Best Practices for Succession Planning
Here are some best practices for succession planning in a family-based business:
#1 Start early
The family members should be introduced to the business from an early age to enhance their knowledge of the operations as the business grows. This gives the next generation ample time to learn the ropes, gain experience, and develop the skills needed to lead the business. One thing I admire about the Indian Community family business and highly recommend is that they introduce their kids from a very early stage.
#2 Ramp up Communications with stakeholders
One of the important things a family business should focus on is establishing transparency and ensuring knowledge of the business succession plan and its pain points are made aware to the stakeholders. Communicate the succession plan with all stakeholders, including family members, employees, and any outside advisors. This helps ensure that everyone is on the same page and that the transition is as smooth as possible.
#3 Develop a clear plan and structure
Family businesses are unique because they are centered on involvement by family members hence emotions are intertwined in management. Hence it is important to lay out a clear plan and structure for transferring ownership and leadership, as well as any other key details such as the role of family members who are not involved in the business. This will help in the avoidance of conflict and misunderstandings.
#4 Focus on talent development
Succession planning should not just focus on the transfer of ownership, but also on developing the talent needed to lead. Prepare potential successors for their new roles by teaching them the historical, cultural and strategic foundations of the business, including them in decision-making and implementation of new and innovative ideas that they recommend. This will enable the new generation to gain ownership of the business and give them a sense of responsibility.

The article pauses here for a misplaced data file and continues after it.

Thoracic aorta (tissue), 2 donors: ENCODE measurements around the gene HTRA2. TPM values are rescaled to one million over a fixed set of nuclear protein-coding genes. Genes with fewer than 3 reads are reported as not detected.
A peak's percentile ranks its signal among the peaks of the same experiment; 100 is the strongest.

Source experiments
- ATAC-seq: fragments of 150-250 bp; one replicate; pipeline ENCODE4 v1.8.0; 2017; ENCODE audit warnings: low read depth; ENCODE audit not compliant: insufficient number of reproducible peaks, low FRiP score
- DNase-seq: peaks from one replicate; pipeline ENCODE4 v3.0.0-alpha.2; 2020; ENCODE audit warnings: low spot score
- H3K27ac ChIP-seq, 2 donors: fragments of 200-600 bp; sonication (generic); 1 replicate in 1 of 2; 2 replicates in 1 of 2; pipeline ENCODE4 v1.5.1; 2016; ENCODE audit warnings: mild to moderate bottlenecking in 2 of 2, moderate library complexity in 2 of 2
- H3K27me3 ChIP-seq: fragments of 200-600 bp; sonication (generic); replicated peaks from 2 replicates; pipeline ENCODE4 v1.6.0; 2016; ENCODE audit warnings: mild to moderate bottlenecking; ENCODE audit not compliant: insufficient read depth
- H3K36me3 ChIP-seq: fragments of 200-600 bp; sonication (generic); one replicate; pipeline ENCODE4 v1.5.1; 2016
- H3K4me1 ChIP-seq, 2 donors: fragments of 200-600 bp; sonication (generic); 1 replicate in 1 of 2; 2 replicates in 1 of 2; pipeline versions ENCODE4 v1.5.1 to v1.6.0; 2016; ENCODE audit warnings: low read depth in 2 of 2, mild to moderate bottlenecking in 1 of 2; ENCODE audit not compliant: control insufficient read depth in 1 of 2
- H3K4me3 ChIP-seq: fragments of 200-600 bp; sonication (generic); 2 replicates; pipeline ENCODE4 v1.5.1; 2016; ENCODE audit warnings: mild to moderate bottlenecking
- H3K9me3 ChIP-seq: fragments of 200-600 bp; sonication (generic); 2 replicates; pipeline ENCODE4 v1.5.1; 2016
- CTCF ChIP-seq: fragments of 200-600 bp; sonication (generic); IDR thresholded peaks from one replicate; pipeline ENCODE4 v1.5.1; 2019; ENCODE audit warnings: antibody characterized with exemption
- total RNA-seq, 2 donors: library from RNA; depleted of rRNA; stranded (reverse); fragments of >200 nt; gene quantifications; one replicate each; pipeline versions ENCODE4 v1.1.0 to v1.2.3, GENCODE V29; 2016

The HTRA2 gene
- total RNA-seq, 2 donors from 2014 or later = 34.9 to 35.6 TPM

The Family Charter and what it entails
Another document necessary for family-owned business that is often ignored but is a necessity to a succession is the family charter. A family charter, also known as a family constitution, is a crucial governance document that outlines the values, vision, and rules that guide a family-owned business. Typically, the Family Charter will contain several key elements, including:
- Definition of Family- The family charter clearly defines who is a family, their descendants and who doesn’t qualify.
- Statement of Family Value, Vision, and Objective- It states out the principles and code of conduct in which the business is to be run.
- Governance- It states out the leadership and management structure of the business during the succession and after the passing of the founder.
- Business Ownership- It defines the succession plan and who exactly owns the business for generations to come.
- Roles and Responsibilities- It defines the different roles family members play within a family business.
The success of a family-owned business is solely dependent on how well the next generation is groomed and prepared for succession. It also is dependent on the unity of the stakeholders and family members to have the business interest at heart. At Ronalds LLP we offer advisory services to family-owned businesses by providing support in business continuity planning, family governance, succession planning and transition. To discuss making or updating a family charter for your business you can contact us.